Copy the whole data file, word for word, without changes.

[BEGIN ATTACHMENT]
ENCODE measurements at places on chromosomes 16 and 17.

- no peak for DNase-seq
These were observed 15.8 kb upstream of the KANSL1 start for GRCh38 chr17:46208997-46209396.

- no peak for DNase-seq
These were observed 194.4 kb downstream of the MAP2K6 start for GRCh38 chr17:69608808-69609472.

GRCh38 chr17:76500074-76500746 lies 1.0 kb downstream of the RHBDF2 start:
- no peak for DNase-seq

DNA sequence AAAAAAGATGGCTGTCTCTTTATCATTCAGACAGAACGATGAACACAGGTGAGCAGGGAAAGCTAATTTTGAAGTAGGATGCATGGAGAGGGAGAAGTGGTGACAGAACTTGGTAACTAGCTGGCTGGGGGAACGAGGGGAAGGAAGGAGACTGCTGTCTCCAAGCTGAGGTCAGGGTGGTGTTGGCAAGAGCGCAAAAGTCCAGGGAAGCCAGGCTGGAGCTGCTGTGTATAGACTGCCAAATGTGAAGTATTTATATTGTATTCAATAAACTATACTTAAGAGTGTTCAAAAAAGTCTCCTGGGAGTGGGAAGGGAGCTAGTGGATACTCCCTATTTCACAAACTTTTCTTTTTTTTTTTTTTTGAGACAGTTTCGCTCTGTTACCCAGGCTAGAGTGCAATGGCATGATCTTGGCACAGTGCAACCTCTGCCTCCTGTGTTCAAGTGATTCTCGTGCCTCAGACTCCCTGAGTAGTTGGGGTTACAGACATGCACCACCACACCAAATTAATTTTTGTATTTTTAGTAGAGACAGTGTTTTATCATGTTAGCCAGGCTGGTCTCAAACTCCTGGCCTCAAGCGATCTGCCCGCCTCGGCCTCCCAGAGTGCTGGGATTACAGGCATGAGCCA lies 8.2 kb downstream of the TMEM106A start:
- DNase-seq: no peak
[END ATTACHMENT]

ENCODE measurements at places on chromosomes 16 and 17.

- no peak for DNase-seq
These were observed 15.8 kb upstream of the KANSL1 start for GRCh38 chr17:46208997-46209396.

- no peak for DNase-seq
These were observed 194.4 kb downstream of the MAP2K6 start for GRCh38 chr17:69608808-69609472.

GRCh38 chr17:76500074-76500746 lies 1.0 kb downstream of the RHBDF2 start:
- no peak for DNase-seq

DNA sequence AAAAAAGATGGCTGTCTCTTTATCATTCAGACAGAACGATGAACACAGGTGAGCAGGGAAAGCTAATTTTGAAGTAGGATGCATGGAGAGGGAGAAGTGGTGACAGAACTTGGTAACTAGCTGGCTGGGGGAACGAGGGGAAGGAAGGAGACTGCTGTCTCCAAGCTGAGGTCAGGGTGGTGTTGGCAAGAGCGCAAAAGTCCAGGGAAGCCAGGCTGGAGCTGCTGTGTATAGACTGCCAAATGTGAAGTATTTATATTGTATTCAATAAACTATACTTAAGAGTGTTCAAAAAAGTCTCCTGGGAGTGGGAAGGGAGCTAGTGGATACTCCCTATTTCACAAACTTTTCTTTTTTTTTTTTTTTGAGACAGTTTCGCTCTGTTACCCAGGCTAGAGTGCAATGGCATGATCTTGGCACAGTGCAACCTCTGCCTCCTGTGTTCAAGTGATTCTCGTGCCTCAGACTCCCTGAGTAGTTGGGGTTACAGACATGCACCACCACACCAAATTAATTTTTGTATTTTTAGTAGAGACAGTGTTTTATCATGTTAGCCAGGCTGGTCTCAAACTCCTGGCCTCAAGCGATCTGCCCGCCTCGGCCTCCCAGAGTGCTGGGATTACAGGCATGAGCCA lies 8.2 kb downstream of the TMEM106A start:
- DNase-seq: no peak